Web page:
The Week In Review: Profit potential in university graduates

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The Independent Online

The London stock market is carving itself a niche as a first-choice fund-raising centre for 'technology transfer' companies, outfits that exist to help universities and academics, companies and inventors to commercialise their innovations.

After a flurry of floats this year, there is now a cluster of about 10 of these companies, though not all look long-term winners. The theory is that academic institutions have a poor record of exploiting intellectual property, and there is a commercial opportunity in helping them. The technology transfer company's investors get access to a diverse range of new inventions. It's a numbers game, they say. Sooner or later, one of the technologies will turn out to be a blockbuster.

Except there is little evidence that the numbers stack up. The longer a technology transfer company has been around, the worse its track record appears to be. BTG and Generics, which both employ dozens of scientists to turn patents into products, are the classic examples.

One model that does look appealing is that of Utek Corporation, floated here in April but on Nasdaq since 2000. It has taken most of the risk out by allying itself not with inventors but with corporate product developers. It works on contract to them to scan the universities of the UK, Europe, Israel and North America for technologies they need for an urgent project, and typically makes a five-times mark-up on buying the technology and selling it on. Buy.

Mears Group

Investors who bought into Mears Group at its flotation have made their money 25 times over. Mears paints council houses, mends leaky taps, fixes broken windows or does a spot of rewiring. There is about £5bn of such work out there each year, and Mears has grown because more councils have brought in the private sector. Even so, this is not high-margin work, and should not command a sky-high stock market rating. Improved dividend and upgraded earnings forecasts this week will help, but the shares are too high.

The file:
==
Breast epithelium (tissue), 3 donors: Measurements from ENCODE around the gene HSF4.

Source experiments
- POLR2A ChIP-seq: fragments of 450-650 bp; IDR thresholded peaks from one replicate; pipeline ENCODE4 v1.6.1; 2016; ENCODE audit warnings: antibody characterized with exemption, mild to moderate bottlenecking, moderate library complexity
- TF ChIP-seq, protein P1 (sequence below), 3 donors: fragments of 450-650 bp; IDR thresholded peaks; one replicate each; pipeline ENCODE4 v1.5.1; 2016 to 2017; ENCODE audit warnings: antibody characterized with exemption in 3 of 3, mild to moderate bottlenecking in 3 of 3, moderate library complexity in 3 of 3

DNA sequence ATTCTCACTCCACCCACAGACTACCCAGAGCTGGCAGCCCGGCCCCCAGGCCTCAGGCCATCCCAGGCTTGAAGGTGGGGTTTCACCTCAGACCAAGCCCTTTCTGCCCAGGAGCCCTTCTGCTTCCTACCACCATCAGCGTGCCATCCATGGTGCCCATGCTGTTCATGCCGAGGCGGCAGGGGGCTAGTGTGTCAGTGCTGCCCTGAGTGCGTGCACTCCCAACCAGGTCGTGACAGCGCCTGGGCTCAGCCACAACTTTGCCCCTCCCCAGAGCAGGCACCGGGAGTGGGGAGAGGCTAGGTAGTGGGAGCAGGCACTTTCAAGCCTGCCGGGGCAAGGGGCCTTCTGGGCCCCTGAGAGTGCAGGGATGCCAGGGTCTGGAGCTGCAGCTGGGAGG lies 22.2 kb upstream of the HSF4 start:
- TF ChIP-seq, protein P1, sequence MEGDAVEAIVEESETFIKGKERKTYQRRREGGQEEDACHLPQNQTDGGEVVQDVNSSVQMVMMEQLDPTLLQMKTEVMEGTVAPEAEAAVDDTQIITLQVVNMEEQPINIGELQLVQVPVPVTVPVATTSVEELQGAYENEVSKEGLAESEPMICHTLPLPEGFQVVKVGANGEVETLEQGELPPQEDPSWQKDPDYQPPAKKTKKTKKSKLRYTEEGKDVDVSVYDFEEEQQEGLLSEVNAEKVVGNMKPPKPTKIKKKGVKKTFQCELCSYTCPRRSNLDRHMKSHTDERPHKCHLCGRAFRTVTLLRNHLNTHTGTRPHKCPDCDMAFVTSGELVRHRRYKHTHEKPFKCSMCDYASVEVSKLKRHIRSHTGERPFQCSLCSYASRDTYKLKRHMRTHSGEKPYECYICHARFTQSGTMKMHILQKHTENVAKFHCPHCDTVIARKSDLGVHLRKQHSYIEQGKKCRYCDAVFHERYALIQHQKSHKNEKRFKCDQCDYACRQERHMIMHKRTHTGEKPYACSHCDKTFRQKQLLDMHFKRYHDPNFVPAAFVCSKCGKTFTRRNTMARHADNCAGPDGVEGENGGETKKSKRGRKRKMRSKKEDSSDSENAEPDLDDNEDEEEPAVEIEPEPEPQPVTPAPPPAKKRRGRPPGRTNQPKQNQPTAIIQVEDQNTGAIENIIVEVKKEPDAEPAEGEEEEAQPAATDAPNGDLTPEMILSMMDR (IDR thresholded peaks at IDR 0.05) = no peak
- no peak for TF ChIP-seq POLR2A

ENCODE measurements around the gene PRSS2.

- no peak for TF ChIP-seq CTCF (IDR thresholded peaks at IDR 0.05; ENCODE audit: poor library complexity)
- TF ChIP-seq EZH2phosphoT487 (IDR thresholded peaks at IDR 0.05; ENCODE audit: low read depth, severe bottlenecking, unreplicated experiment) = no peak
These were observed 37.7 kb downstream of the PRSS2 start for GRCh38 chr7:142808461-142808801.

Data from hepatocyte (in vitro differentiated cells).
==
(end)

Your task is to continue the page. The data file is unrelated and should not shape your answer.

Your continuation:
Pinewood Shepperton

Sir Michael Grade, the chairman of the BBC governors, also chairs Pinewood Shepperton, the British film studios business that is desperate to attract more TV production work from programme makers such as, er, the BBC. This happy coincidence will help Pinewood, but it doesn't justify investing in this high-risk company. A year after a flotation aimed at paying down debt, Pinewood has had to agree a new overdraft to avoid breaching banking covenants. Sell.

Ark Therapeutics

To many in the City, Ark represents the last flotation for Old Biotech, gotten away after a big marketing push by its brokers in March 2004 but never having seen the issue price since. Most of the value in Ark, which is currently heavily loss making, lies in hopes for Cerepro, a live virus injected into the brain that seems to prolong the life of people who have had a tumour out. It could be on sale in Europe in 2007, but it is new science and risky. Ark has a long list of milestones it could pass in the coming months, all of which could move the shares up in the short term. But for the long term, sell


Whitbread shares have more than doubled over the past five years but looking at its latest trading statement it is hard to see why. Everything the group does is either at a standstill or going backwards with one exception - its Premier Travel Inn budget hotels. Put simply Whitbread is a conglomerate throwback and it needs to focus. A break-up is now the only thing that justifies a share price of 978p. Sell

Avis Europe

It all went wrong at once for Avis Europe, the hire car business. US visitors to the UK fell away after the 11 September attacks. The European economy has failed to manage anything other than sluggish growth and corporate customers have kept belts tight. Profits went downhill faster than a hire car with the handbrake off, and Avis was forced into a £110m rights issue this summer. Since then, there have been signs of improvement, but the shares already factor in a recovery and a little bid speculation. Avoid.


Axis-Shield's 2001 splurge on research and development looks like paying off. In both its diagnostics and laboratory divisions, it has new products about to come to market. Both are promising and we missed a trick by advising investors to hold off in 2003. Still, Axis-Shield is at a tricky inflexion point, back in the black but looking pricey given the modest profits expected while the new products are rolled out. With regret, still pass.

The above are recommendations taken from the daily Investment Column.

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